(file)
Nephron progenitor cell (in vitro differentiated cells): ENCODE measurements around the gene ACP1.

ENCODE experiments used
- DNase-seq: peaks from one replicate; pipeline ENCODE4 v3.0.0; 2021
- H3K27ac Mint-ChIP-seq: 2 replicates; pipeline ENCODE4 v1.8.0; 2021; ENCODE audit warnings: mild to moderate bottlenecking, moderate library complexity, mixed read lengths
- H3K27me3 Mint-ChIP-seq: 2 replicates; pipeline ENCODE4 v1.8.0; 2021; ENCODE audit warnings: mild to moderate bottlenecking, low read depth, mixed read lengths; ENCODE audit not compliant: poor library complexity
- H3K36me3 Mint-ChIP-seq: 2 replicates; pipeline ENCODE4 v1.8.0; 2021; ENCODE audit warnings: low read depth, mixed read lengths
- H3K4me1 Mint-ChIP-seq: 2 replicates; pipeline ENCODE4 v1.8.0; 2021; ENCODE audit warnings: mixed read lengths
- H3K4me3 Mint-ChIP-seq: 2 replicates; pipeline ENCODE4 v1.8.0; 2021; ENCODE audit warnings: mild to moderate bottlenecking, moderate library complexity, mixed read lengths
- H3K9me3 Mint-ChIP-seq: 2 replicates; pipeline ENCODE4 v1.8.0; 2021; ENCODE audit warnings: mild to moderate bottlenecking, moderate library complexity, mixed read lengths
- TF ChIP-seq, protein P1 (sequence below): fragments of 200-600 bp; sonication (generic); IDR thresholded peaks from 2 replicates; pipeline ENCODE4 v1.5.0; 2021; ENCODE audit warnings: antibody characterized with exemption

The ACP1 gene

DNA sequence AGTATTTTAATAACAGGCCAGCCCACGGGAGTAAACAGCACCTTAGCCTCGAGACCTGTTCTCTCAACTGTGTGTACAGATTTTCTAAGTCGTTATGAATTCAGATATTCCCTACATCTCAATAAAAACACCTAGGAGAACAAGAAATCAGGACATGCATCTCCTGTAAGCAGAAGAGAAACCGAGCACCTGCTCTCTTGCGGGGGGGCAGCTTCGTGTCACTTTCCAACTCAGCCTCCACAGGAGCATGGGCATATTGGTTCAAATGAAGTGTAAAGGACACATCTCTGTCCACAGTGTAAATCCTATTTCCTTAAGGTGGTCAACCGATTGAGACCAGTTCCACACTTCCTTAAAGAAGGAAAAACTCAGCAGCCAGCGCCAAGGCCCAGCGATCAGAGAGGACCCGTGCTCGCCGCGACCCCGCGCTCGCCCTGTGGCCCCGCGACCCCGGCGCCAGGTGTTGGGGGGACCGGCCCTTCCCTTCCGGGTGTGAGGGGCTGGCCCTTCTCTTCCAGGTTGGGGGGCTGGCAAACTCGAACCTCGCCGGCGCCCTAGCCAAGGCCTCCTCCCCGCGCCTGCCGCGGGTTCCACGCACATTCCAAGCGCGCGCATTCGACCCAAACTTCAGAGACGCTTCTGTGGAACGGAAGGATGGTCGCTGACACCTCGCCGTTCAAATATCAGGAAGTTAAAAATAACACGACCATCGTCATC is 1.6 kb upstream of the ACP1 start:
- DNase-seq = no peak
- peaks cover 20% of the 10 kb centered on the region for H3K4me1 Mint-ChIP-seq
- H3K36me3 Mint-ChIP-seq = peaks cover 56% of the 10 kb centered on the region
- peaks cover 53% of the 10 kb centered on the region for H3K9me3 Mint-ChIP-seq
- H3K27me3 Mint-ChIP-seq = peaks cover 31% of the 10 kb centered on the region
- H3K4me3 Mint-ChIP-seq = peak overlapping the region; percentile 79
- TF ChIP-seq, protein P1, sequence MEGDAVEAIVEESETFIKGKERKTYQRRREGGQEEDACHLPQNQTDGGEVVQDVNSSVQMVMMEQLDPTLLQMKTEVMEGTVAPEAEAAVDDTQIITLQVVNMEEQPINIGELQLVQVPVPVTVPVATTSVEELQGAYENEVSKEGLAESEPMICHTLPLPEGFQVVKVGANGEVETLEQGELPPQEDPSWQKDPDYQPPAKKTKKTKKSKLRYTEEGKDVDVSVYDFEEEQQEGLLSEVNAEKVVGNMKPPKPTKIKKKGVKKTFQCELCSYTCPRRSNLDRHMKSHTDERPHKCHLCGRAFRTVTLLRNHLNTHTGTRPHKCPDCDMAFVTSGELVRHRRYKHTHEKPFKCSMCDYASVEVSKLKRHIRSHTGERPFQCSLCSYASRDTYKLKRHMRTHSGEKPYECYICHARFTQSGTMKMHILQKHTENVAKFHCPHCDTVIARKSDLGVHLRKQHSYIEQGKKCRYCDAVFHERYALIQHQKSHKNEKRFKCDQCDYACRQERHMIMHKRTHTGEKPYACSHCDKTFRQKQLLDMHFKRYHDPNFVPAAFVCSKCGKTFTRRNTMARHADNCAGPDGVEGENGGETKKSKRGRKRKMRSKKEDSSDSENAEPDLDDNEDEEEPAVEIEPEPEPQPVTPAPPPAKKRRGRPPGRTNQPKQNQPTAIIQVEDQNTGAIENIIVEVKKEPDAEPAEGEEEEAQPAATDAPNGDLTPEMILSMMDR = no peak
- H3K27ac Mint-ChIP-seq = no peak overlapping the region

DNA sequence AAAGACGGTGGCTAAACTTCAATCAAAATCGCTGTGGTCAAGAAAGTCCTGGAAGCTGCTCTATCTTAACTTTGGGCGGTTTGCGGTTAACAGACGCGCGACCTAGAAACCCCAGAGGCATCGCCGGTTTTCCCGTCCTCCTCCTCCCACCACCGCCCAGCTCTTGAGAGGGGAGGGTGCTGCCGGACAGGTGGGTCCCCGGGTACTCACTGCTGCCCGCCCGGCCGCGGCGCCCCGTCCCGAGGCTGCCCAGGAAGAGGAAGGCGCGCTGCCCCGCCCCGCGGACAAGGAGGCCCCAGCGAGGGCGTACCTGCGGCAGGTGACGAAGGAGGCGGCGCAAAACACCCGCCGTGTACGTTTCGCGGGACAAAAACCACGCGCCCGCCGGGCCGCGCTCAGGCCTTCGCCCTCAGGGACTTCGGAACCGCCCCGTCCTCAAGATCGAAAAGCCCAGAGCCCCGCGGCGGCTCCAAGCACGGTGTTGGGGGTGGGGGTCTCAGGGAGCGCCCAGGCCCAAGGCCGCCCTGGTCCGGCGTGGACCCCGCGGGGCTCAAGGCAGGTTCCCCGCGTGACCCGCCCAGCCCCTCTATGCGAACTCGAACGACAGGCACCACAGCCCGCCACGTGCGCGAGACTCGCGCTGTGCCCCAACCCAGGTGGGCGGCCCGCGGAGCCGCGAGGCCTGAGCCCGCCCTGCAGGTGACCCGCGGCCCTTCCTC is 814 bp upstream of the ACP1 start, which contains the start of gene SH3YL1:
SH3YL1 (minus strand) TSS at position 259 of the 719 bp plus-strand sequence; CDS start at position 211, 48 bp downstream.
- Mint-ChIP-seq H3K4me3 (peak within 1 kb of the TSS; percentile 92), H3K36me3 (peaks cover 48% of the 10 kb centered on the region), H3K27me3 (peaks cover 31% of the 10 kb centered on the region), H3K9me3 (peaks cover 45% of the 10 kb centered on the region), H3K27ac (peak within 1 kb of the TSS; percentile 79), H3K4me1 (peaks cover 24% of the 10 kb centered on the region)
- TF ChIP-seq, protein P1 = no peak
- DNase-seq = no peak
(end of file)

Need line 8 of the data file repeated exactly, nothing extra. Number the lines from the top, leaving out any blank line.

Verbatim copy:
- H3K4me3 Mint-ChIP-seq: 2 replicates; pipeline ENCODE4 v1.8.0; 2021; ENCODE audit warnings: mild to moderate bottlenecking, moderate library complexity, mixed read lengths